January 16, 2019

For the first time in seven seasons, the Detroit Pistons find themselves in the middle of a playoff race.  After years of rebuilding and being sellers at the trade deadline, the Pistons finally are in a position to buy.

The Pistons have been linked to numerous trade rumors surrounding Brandon Jennings, but Stan Van Gundy has quickly shot them down.  And, while Van Gundy has not made his intentions for the trade deadline clear, the tenor of his statements have always suggested that he is fine with not making any moves.   

If Van Gundy does indeed stand pat at the trade deadline, it’s understandable.  The core of the team is young, talented, and relatively stable contract-wise.  And while the Pistons certainly have needs at power forward and on the bench, they are positioned in a way to make moves without giving up pieces this coming summer.

On the other hand, the Pistons haven’t made the playoffs in seven years.  The fanbase has awakened a bit with the team’s success, and ownership surely wants capitalize on that.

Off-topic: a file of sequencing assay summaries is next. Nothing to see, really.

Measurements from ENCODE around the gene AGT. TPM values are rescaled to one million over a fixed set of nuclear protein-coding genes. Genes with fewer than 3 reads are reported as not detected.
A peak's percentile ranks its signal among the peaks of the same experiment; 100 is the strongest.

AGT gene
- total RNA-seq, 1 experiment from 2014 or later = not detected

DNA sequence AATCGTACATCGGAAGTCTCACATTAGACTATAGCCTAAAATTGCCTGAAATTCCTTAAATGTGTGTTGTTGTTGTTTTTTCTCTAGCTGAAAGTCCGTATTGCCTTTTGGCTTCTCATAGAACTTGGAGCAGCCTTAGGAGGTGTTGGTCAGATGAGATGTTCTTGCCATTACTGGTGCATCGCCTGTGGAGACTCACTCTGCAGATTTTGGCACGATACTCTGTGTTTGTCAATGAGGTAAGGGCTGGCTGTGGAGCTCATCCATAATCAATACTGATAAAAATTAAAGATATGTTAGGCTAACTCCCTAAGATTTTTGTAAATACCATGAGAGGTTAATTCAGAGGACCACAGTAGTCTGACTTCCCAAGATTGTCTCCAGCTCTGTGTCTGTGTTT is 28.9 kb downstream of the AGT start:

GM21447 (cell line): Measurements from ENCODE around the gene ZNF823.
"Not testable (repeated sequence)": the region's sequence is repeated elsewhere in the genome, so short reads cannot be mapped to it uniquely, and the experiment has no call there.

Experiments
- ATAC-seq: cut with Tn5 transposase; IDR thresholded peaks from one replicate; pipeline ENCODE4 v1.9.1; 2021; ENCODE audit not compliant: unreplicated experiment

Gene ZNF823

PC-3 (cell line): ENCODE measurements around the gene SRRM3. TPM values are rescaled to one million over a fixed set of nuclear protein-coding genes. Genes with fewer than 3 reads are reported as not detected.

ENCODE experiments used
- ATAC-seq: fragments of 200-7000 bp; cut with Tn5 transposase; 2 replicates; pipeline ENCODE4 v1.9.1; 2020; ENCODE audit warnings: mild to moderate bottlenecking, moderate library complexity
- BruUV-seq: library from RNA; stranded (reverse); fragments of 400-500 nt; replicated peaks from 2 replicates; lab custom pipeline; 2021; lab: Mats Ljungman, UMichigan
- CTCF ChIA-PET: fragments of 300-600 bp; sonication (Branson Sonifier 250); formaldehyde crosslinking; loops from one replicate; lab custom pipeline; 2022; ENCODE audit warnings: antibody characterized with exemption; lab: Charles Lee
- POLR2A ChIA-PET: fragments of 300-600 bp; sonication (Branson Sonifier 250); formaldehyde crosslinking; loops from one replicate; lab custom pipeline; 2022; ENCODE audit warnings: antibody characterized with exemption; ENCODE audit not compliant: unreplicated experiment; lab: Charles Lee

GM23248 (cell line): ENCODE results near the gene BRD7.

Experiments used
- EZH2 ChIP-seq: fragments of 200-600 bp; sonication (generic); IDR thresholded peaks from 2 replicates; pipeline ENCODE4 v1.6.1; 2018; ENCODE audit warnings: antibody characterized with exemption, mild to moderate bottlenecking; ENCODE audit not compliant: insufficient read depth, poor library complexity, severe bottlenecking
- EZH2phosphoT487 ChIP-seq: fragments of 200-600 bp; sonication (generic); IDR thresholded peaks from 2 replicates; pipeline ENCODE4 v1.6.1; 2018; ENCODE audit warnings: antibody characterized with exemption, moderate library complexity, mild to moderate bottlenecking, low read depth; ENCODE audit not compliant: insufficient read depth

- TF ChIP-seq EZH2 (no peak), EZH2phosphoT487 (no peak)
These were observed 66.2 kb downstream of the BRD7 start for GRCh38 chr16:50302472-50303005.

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The Untouchables

Reggie Jackson and Andre Drummond have flaws, but combine for a devastating pick and roll that forms the core by which the entire team is built around.

Jackson just signed a five-year, $80 million deal.  He has obvious defensive deficiencies, but he’s dynamic off the dribble and finishes extremely well at the rim—two crucial qualities for a great pick and roll point guard. Jackson has also become the outside shooting threat that Van Gundy likes his point guard to be.  The Pistons tweaked his shooting motion in the offseason and he’s become much better, making 37 percent of his three-point attempts this year.  His vision and accuracy in passing needs to improve, but he’s only 25-years-old, and his passes become much easier when paired with Andre Drummond.

Drummond could have signed an even larger deal than Jackson this past offseason, but elected to wait to provide the Pistons more flexibility in the summer of 2016.